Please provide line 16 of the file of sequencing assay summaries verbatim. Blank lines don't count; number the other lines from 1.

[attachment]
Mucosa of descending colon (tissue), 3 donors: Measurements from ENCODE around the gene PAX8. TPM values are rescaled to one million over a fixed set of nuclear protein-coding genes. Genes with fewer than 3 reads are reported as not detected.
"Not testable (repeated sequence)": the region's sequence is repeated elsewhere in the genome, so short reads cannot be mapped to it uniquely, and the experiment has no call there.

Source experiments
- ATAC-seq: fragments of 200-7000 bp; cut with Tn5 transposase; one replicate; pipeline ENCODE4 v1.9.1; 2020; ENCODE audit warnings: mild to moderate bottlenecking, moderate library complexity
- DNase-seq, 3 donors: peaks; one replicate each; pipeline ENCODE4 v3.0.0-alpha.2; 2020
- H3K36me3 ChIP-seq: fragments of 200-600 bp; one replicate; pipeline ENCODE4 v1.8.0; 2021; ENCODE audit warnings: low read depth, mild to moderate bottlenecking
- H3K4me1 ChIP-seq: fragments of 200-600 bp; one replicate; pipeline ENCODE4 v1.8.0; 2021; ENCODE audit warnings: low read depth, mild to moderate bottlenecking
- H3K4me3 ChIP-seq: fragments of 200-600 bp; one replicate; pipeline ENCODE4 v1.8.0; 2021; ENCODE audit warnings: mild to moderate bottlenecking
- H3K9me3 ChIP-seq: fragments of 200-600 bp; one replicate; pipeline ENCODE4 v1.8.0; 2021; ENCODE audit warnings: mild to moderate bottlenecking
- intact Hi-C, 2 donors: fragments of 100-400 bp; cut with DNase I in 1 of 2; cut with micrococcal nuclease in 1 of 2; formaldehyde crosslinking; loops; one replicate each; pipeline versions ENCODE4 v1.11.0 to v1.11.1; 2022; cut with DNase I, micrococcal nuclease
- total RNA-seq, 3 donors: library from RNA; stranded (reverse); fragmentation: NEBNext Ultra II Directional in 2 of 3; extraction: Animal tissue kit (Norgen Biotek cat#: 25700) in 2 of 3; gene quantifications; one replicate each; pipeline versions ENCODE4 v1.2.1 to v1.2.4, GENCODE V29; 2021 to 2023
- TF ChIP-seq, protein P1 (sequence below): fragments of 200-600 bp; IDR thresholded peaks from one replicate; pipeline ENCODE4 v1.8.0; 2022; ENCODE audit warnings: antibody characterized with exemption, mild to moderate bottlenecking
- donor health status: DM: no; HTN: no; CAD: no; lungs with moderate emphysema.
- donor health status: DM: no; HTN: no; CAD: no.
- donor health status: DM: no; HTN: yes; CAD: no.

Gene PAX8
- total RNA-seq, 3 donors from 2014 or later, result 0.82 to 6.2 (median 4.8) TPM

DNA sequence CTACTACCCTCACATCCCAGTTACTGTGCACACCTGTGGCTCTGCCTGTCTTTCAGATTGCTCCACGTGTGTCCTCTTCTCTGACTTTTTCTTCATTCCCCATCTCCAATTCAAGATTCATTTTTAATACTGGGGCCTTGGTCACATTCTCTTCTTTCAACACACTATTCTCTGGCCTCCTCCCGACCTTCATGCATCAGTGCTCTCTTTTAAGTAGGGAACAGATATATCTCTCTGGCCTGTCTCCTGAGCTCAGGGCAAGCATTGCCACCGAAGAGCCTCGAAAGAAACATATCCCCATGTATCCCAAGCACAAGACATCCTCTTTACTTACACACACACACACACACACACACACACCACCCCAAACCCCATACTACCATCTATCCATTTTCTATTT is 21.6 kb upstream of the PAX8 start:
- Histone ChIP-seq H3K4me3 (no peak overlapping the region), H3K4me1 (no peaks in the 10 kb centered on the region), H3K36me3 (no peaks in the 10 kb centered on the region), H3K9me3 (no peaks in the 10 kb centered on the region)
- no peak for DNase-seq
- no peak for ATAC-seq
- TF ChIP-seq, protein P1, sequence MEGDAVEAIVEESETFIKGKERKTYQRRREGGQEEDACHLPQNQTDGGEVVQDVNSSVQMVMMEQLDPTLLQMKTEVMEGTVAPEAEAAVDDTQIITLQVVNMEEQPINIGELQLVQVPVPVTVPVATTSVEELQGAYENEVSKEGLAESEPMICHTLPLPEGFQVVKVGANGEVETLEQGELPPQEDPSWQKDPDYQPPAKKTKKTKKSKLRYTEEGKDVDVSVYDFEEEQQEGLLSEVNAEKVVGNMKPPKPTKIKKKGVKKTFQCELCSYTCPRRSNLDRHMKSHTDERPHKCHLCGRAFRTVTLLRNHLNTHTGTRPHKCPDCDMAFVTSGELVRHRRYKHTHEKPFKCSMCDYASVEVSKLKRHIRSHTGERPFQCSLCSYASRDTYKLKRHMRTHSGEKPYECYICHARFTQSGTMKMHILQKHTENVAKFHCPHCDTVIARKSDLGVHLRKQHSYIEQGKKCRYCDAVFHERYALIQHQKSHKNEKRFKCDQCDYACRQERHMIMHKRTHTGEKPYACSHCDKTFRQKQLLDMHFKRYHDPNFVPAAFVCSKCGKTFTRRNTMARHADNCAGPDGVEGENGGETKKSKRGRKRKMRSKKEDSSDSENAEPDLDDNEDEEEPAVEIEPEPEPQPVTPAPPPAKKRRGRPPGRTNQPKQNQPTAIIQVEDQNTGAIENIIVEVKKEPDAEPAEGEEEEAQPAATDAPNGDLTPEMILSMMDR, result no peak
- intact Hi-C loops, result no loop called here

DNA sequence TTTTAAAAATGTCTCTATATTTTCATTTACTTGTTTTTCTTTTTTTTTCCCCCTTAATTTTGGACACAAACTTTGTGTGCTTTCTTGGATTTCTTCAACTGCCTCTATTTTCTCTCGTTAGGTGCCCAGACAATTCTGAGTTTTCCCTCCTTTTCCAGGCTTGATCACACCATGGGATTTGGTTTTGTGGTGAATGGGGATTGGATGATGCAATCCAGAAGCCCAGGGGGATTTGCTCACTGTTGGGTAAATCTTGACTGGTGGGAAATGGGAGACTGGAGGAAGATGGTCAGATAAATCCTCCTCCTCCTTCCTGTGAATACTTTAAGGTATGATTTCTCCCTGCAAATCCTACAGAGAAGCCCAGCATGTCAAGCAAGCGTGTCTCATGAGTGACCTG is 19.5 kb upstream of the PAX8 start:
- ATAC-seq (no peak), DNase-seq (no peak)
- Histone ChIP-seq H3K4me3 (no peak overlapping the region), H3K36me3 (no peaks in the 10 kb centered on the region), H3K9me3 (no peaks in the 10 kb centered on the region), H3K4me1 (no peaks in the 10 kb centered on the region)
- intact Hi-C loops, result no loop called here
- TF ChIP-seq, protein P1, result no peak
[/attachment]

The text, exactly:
Gene PAX8